• this underestimation is even larger for restaurants that have a brand image that promotes healthy food. The 1000-calorie McDonalds burger was perceived as having 750 calories – closer to the truth (although still pretty far off).
  • when we order main dishes that we think are healthy, we are more likely to order less healthy sides, drinks, and desserts. Subway customers ordered sides with twice the calories as the McDonalds customers.
  • these errors compound with each other: “Good Karma Healthy Foods” customers estimated that their “famous classic Italian sandwich” had 409 calories and were then more likely to order chips with it than customers ordering the same sandwich at “Jim’s Hearty Sandwiches” which they thought had 622 calories. So they thought they were eating less at Good Karma, but were actually eating more.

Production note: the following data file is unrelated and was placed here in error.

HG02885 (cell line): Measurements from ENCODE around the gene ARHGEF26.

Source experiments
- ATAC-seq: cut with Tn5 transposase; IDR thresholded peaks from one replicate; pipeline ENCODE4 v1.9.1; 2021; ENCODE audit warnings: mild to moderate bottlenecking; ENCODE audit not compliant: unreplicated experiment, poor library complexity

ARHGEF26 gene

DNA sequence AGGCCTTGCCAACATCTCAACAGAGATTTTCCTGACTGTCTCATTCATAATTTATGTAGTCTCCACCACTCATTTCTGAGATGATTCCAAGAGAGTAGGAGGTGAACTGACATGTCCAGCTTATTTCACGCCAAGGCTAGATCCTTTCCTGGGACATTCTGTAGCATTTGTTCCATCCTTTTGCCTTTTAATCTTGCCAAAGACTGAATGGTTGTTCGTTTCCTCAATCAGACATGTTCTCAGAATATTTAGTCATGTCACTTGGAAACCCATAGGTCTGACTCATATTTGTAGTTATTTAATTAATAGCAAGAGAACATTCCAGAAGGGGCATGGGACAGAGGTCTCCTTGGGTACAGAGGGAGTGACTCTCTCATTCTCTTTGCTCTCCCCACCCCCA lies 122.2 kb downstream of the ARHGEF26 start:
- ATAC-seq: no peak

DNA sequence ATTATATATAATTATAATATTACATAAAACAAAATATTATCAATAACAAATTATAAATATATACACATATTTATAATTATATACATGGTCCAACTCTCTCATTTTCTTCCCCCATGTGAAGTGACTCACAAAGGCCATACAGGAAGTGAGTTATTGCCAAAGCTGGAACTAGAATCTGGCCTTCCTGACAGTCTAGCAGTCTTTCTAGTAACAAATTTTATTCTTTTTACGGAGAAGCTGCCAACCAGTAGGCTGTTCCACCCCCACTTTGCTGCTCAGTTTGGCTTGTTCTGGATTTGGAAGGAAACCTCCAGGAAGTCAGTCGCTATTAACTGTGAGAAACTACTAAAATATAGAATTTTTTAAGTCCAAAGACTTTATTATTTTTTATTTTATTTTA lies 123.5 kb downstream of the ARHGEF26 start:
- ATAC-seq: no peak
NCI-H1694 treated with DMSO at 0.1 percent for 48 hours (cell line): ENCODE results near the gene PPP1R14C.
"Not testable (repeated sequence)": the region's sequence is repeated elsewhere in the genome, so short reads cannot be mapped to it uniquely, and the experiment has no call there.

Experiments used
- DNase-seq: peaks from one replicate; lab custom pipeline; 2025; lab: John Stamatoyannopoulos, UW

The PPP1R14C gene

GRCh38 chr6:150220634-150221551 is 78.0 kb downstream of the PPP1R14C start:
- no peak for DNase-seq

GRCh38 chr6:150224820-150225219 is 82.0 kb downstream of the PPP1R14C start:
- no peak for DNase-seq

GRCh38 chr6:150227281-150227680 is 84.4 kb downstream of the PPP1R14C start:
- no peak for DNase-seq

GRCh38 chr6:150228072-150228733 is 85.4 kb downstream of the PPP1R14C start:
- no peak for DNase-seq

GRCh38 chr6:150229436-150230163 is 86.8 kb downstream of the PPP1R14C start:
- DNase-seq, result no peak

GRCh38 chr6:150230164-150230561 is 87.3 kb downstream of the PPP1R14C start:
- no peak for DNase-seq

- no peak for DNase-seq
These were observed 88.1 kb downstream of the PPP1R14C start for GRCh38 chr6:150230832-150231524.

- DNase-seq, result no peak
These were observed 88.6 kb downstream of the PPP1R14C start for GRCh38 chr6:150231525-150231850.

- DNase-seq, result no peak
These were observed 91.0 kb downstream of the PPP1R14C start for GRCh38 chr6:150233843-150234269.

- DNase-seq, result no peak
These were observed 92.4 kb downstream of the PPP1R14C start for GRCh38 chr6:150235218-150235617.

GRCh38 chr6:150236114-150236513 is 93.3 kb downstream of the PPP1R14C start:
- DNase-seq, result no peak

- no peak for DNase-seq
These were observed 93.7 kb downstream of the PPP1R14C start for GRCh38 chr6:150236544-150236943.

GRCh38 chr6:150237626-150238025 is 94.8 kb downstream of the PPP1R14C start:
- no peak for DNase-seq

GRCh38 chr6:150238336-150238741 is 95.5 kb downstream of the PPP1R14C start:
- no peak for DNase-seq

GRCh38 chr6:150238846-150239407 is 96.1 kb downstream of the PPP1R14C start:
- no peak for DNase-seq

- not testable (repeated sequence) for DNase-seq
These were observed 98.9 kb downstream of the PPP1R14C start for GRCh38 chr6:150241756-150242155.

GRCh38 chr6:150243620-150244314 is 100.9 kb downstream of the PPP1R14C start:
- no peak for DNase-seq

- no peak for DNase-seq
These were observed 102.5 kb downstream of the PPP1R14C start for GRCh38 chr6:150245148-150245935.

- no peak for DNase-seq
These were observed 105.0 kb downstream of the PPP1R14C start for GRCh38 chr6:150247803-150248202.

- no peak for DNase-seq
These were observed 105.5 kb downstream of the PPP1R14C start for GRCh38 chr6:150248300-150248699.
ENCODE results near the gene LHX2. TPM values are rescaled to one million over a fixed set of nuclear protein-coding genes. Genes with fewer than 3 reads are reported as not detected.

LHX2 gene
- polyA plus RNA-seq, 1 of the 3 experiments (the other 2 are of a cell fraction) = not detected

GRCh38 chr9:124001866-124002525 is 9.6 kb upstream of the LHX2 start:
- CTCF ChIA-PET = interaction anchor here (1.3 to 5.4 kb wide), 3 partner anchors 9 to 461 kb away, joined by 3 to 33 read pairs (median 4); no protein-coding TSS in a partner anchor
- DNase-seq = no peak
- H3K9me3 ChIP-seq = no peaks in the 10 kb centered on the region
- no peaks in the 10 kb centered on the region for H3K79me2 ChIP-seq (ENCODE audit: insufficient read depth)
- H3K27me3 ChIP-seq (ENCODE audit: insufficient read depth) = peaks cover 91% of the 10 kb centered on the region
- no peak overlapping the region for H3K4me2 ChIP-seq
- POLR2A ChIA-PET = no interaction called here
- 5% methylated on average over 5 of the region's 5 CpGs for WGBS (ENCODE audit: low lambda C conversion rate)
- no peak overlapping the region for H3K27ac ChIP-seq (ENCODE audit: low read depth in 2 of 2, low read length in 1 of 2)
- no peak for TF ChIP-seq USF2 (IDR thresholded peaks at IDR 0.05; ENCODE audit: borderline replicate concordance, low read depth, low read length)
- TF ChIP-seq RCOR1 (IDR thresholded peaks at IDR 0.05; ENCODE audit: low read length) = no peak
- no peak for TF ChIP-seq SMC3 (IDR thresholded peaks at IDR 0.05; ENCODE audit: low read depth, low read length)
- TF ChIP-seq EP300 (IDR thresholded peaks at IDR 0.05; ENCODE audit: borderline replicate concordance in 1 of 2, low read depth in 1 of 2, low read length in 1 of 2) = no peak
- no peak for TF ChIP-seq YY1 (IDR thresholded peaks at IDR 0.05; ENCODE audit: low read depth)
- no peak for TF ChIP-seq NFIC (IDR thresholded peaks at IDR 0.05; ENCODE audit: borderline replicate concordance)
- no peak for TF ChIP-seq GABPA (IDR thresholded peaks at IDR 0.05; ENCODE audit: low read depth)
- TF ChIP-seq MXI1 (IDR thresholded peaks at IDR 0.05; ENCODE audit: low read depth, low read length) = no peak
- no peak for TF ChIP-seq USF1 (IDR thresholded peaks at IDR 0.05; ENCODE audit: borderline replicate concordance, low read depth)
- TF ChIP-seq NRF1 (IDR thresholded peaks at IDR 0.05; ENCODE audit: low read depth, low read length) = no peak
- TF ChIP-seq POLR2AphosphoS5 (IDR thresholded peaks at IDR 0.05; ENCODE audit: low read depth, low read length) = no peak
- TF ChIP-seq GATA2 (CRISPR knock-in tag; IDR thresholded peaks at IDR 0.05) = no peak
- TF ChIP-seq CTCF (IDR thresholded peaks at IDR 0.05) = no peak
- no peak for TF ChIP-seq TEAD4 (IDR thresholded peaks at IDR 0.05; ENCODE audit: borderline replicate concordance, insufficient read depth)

So when you put these four results together, you can conclude that people are even more likely to gain weight from eating at “healthy” restaurants than at standard restaurants. It’s that large soda and small-looking cookie that get you. Ouch!! They found the same result with customers who said they were trying to eat healthfully. Healthy eaters also underestimated calories and ate more sides and drinks in general, and even worse at “healthy” restaurants.

This is even more evidence that we need to have nutritional information on menus. Food descriptions are just not enough to allow us to make informed decisions. It is too easy for restaurants to generate a “healthy” brand image with images of salads and lean meats and then make it taste incredible with a slathering of butter. We will never know what we are eating and obesity will just get worse.

And for personal advice, next time you are ordering in a restaurant – just assume the meal has several hundred calories more than you think. And just because you are at a restaurant that bills itself as “healthy” doesn’t mean that everything (or even anything) on the menu is actually healthy.